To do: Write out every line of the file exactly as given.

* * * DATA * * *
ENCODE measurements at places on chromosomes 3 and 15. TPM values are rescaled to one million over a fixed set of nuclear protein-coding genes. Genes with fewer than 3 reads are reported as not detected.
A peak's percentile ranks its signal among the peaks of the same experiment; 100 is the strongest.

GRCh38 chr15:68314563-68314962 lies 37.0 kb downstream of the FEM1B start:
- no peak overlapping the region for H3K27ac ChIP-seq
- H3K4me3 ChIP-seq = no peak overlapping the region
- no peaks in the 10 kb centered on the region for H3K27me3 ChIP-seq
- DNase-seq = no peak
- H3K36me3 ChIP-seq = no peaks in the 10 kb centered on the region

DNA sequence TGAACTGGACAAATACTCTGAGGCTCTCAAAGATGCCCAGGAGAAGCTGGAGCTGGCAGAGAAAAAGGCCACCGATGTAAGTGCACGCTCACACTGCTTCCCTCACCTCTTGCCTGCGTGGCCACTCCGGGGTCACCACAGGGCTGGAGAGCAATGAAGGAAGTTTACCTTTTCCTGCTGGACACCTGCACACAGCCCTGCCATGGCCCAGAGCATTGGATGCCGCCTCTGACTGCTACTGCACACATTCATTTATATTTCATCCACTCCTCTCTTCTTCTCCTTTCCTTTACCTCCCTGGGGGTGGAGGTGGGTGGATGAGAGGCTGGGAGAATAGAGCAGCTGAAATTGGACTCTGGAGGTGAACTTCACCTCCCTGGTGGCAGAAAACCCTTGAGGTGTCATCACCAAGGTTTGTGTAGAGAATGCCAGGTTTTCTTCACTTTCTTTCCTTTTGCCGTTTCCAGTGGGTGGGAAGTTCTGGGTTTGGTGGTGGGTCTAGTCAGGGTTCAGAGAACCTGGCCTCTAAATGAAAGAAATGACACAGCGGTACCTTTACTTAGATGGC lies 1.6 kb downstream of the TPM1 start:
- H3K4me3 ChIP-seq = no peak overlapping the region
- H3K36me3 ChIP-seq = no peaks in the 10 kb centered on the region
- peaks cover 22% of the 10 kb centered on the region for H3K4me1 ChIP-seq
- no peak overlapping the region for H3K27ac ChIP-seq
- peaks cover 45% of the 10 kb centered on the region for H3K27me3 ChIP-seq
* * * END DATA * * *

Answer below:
ENCODE measurements at places on chromosomes 3 and 15. TPM values are rescaled to one million over a fixed set of nuclear protein-coding genes. Genes with fewer than 3 reads are reported as not detected.
A peak's percentile ranks its signal among the peaks of the same experiment; 100 is the strongest.

GRCh38 chr15:68314563-68314962 lies 37.0 kb downstream of the FEM1B start:
- no peak overlapping the region for H3K27ac ChIP-seq
- H3K4me3 ChIP-seq = no peak overlapping the region
- no peaks in the 10 kb centered on the region for H3K27me3 ChIP-seq
- DNase-seq = no peak
- H3K36me3 ChIP-seq = no peaks in the 10 kb centered on the region

DNA sequence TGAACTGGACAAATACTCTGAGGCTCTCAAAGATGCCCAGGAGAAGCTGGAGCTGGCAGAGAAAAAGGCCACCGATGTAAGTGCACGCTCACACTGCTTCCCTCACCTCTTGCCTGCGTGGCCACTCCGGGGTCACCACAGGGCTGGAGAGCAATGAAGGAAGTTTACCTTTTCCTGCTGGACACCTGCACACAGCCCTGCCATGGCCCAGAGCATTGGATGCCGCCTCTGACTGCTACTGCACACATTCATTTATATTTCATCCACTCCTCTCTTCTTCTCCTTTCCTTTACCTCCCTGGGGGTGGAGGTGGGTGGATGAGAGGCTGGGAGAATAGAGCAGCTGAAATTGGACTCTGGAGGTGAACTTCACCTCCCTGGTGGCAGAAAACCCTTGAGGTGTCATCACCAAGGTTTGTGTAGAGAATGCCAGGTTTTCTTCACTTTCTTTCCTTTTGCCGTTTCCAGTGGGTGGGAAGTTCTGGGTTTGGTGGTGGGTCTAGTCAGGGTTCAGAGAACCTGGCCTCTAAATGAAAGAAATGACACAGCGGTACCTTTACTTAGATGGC lies 1.6 kb downstream of the TPM1 start:
- H3K4me3 ChIP-seq = no peak overlapping the region
- H3K36me3 ChIP-seq = no peaks in the 10 kb centered on the region
- peaks cover 22% of the 10 kb centered on the region for H3K4me1 ChIP-seq
- no peak overlapping the region for H3K27ac ChIP-seq
- peaks cover 45% of the 10 kb centered on the region for H3K27me3 ChIP-seq